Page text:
ATLANTA, Feb. 10, 2011 /PRNewswire/ -- The CHAMPION (CardioMEMS Heart Sensor Allows Monitoring of Pressure to Improve Outcomes in NYHA Class III Patients) clinical trial was published online today in The Lancet. CHAMPION demonstrated a 30% reduction in the primary efficacy endpoint of heart failure hospitalization rates at 6 months, and a 39% reduction in heart failure hospitalization rates at 15 months for heart failure patients whose treatment was guided by pulmonary artery pressures obtained through a miniature, wireless sensor, compared to control patients receiving standard heart failure treatment. The CHAMPION Trial also met all of its safety and secondary efficacy endpoints.
The CHAMPION trial was a randomized, prospective, multicenter, controlled trial that enrolled 550 patients at 64 leading heart centers in the U.S. The trial was led by Dr. William Abraham at the Ohio State University Medical Center and Dr. Philip Adamson at the Oklahoma Heart Hospital. It evaluated the safety and effectiveness of CardioMEMS' heart failure pressure measurement system in New York Heart Association Class III (NYHA Class III) heart failure patients. NYHA Class III patients represent approximately 30% of the over six million heart failure patients in the U.S. and account for nearly half of all heart failure hospitalizations.
All subjects in the CHAMPION trial had the CardioMEMS heart failure sensor permanently implanted in the pulmonary artery using a simple, catheter-based technique. All patients took daily pulmonary artery pressure readings from home that were transmitted to CardioMEMS' secure patient database. For patients in the treatment group only, healthcare providers were provided access to the pressure readings which were used in the treatment of their heart failure condition. For control group patients, health care providers were denied access to the pressure readings and they continued to receive standard care.
"The results from the CHAMPION study are very significant and provide a valuable new tool in the battle against heart failure. Pulmonary artery pressure monitoring is the first major device breakthrough in heart failure since CRT therapy," said William Abraham, M.D., director of the Division of Cardiovascular Medicine at The Ohio State University Medical Center.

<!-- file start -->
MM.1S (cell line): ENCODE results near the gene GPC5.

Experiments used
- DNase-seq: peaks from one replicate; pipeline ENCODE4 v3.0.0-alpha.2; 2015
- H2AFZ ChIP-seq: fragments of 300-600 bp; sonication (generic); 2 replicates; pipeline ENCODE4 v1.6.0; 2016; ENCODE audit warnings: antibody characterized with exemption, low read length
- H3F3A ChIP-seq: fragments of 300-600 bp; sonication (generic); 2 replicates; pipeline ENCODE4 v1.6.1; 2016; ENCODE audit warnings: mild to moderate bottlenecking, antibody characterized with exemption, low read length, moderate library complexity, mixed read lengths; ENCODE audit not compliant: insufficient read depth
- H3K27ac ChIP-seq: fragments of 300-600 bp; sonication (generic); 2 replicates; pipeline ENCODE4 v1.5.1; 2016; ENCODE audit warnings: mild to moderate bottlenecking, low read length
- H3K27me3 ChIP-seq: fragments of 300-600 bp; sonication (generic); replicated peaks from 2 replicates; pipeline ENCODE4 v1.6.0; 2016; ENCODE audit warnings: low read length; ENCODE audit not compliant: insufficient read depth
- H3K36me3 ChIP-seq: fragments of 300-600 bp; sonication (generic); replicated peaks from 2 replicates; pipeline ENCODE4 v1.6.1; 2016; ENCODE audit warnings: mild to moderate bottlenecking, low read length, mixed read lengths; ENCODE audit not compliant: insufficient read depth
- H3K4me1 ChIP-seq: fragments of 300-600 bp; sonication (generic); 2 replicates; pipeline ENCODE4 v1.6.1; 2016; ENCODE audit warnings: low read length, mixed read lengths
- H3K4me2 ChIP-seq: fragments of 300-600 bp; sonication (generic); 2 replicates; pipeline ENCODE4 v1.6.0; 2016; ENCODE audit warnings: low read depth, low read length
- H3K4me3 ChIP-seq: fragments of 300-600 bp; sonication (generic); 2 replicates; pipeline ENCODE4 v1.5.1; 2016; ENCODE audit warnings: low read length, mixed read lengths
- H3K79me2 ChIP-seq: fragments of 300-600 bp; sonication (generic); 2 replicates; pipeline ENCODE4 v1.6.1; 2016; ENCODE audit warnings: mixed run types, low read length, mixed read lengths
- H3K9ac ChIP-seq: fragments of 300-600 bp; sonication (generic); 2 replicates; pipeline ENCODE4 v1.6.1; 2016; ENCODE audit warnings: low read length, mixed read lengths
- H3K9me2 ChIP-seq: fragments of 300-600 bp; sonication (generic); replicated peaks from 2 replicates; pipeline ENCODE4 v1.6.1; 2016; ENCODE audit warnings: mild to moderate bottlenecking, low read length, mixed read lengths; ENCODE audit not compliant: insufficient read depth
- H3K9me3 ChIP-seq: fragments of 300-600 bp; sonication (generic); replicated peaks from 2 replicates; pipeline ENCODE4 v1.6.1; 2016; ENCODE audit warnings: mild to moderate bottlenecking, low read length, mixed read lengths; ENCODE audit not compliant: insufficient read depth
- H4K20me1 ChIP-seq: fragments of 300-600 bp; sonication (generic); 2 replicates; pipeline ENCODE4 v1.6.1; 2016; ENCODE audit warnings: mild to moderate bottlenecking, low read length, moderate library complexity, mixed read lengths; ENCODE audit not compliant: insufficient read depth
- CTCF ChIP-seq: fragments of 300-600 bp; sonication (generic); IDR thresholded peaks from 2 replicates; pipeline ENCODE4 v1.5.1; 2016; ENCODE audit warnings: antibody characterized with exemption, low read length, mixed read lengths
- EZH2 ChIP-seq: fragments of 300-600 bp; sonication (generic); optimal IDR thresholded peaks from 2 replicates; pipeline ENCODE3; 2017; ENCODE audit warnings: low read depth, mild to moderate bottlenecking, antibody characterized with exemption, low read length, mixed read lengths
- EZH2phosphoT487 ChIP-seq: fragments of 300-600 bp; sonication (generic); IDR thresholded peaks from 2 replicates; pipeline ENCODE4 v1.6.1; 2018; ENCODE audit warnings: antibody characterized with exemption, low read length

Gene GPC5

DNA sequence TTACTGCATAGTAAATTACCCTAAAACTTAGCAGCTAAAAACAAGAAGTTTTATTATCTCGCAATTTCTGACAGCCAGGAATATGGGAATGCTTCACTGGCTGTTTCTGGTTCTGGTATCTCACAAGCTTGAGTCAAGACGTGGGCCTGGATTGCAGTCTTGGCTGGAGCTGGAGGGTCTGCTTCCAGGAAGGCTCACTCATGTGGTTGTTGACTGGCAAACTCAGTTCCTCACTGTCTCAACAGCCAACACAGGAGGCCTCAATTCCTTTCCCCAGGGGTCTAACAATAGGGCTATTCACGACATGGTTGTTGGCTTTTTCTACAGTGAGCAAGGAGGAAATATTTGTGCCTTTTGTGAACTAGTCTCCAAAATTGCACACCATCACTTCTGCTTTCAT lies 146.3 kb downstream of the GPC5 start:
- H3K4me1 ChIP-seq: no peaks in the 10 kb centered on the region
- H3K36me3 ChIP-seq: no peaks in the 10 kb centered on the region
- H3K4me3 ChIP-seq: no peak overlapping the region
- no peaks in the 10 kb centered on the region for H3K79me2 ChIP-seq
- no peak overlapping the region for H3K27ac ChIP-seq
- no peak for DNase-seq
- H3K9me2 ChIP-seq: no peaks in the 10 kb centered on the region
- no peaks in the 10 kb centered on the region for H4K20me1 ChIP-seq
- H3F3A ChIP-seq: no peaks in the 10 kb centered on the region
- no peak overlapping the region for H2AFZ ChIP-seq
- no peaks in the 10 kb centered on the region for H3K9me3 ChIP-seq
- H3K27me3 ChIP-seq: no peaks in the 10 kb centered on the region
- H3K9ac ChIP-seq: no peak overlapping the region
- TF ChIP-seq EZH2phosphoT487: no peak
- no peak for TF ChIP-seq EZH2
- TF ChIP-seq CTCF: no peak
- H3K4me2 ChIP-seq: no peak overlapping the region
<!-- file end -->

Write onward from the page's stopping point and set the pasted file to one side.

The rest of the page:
Dr. Adamson, director of the Heart Failure Institute at the Oklahoma Heart Hospital, added, "The CHAMPION trial illustrates how close monitoring of patients with chronic heart failure can reduce the need for costly and dangerous hospitalization while improving quality of life. These results are the beginning of a new era of hope for patients suffering from chronic symptomatic heart failure complementing medical and device therapies. The 'Hemodynamic Era' is a major advancement with promise for profound long-term impact on heart failure morbidity."
"Hospitalizations are very traumatic for heart failure patients and costly to the health care system," said Jay Yadav, M.D., founder and CEO of CardioMEMS and a cardiologist at the Piedmont Heart Institute. "With the CardioMEMS heart failure monitoring system, frequent hemodynamic monitoring can allow doctors and nurses to more efficiently manage their patients and produce meaningful reductions in their patients' heart failure related hospitalizations."
In September of 2010, St. Jude Medical invested $60 million in CardioMEMS in exchange for a 19% equity ownership interest and an exclusive option to acquire the remaining 81% of CardioMEMS for an additional $375 million during a period that extends through the completion of certain commercialization milestones.
Caution: Investigational device limited by federal law to investigational use.
About CardioMEMS, Inc.
CardioMEMS is a medical device company that has developed and is commercializing proprietary wireless sensing and communication technology for the human body. Its technology platform is designed to improve the management of severe chronic cardiovascular diseases such as aneurysms, heart failure and hypertension. CardioMEMS miniature wireless sensors can be implanted using minimally invasive techniques and transmit cardiac output, blood pressure and heart rate data, which are critical to the management of patients. The sensors can be permanently implanted into the heart and blood vessels due to their small size, durability and lack of wires and batteries. Using radiofrequency (RF) energy, the sensors transmit real-time data to external electronic readers, which then communicate this information to the patient's physician. Previous lead investors in CardioMEMS include Arcapita Ventures, Boston Millennia Partners and Foundation Medical Partners. More information about CardioMEMS is located at www.cardiomems.com.
CardioMEMS and the CardioMEMS logo are registered trademarks of CardioMEMS, Inc.
SOURCE CardioMEMS, Inc.